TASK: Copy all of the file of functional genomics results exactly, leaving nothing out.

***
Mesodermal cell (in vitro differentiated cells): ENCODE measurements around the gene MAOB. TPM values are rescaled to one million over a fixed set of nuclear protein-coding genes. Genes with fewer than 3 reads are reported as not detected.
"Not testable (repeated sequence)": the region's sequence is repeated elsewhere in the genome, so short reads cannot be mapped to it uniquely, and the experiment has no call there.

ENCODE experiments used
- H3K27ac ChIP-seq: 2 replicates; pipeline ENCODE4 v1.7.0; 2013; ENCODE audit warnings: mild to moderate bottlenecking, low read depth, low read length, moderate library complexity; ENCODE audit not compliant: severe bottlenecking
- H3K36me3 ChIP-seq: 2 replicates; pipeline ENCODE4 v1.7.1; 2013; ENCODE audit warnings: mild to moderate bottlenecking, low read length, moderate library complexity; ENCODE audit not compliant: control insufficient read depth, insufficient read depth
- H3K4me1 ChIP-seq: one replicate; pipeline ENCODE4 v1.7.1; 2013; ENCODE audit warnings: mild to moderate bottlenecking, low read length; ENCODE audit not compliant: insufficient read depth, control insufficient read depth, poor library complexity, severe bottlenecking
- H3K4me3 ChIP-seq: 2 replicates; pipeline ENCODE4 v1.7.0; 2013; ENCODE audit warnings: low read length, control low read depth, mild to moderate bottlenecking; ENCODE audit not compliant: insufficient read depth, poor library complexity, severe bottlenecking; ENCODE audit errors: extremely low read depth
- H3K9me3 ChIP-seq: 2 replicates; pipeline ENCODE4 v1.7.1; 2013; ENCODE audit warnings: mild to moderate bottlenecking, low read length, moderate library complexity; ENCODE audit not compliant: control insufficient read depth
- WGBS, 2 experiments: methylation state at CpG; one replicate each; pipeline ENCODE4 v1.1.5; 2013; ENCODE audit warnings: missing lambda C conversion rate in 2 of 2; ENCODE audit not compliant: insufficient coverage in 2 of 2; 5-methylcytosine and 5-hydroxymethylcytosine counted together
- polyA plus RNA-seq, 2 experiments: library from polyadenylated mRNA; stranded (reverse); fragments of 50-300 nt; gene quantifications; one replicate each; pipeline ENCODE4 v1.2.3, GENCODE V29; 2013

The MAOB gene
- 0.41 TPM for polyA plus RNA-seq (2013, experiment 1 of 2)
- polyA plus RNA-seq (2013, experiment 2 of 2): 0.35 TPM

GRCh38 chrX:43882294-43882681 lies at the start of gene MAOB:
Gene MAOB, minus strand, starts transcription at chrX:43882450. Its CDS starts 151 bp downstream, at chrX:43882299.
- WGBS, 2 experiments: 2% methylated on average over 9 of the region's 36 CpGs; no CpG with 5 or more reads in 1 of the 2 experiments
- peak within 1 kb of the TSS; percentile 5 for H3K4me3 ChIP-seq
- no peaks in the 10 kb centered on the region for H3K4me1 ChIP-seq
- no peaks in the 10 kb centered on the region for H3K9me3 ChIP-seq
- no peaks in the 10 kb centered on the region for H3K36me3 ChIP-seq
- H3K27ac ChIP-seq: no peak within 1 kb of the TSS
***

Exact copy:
Mesodermal cell (in vitro differentiated cells): ENCODE measurements around the gene MAOB. TPM values are rescaled to one million over a fixed set of nuclear protein-coding genes. Genes with fewer than 3 reads are reported as not detected.
"Not testable (repeated sequence)": the region's sequence is repeated elsewhere in the genome, so short reads cannot be mapped to it uniquely, and the experiment has no call there.

ENCODE experiments used
- H3K27ac ChIP-seq: 2 replicates; pipeline ENCODE4 v1.7.0; 2013; ENCODE audit warnings: mild to moderate bottlenecking, low read depth, low read length, moderate library complexity; ENCODE audit not compliant: severe bottlenecking
- H3K36me3 ChIP-seq: 2 replicates; pipeline ENCODE4 v1.7.1; 2013; ENCODE audit warnings: mild to moderate bottlenecking, low read length, moderate library complexity; ENCODE audit not compliant: control insufficient read depth, insufficient read depth
- H3K4me1 ChIP-seq: one replicate; pipeline ENCODE4 v1.7.1; 2013; ENCODE audit warnings: mild to moderate bottlenecking, low read length; ENCODE audit not compliant: insufficient read depth, control insufficient read depth, poor library complexity, severe bottlenecking
- H3K4me3 ChIP-seq: 2 replicates; pipeline ENCODE4 v1.7.0; 2013; ENCODE audit warnings: low read length, control low read depth, mild to moderate bottlenecking; ENCODE audit not compliant: insufficient read depth, poor library complexity, severe bottlenecking; ENCODE audit errors: extremely low read depth
- H3K9me3 ChIP-seq: 2 replicates; pipeline ENCODE4 v1.7.1; 2013; ENCODE audit warnings: mild to moderate bottlenecking, low read length, moderate library complexity; ENCODE audit not compliant: control insufficient read depth
- WGBS, 2 experiments: methylation state at CpG; one replicate each; pipeline ENCODE4 v1.1.5; 2013; ENCODE audit warnings: missing lambda C conversion rate in 2 of 2; ENCODE audit not compliant: insufficient coverage in 2 of 2; 5-methylcytosine and 5-hydroxymethylcytosine counted together
- polyA plus RNA-seq, 2 experiments: library from polyadenylated mRNA; stranded (reverse); fragments of 50-300 nt; gene quantifications; one replicate each; pipeline ENCODE4 v1.2.3, GENCODE V29; 2013

The MAOB gene
- 0.41 TPM for polyA plus RNA-seq (2013, experiment 1 of 2)
- polyA plus RNA-seq (2013, experiment 2 of 2): 0.35 TPM

GRCh38 chrX:43882294-43882681 lies at the start of gene MAOB:
Gene MAOB, minus strand, starts transcription at chrX:43882450. Its CDS starts 151 bp downstream, at chrX:43882299.
- WGBS, 2 experiments: 2% methylated on average over 9 of the region's 36 CpGs; no CpG with 5 or more reads in 1 of the 2 experiments
- peak within 1 kb of the TSS; percentile 5 for H3K4me3 ChIP-seq
- no peaks in the 10 kb centered on the region for H3K4me1 ChIP-seq
- no peaks in the 10 kb centered on the region for H3K9me3 ChIP-seq
- no peaks in the 10 kb centered on the region for H3K36me3 ChIP-seq
- H3K27ac ChIP-seq: no peak within 1 kb of the TSS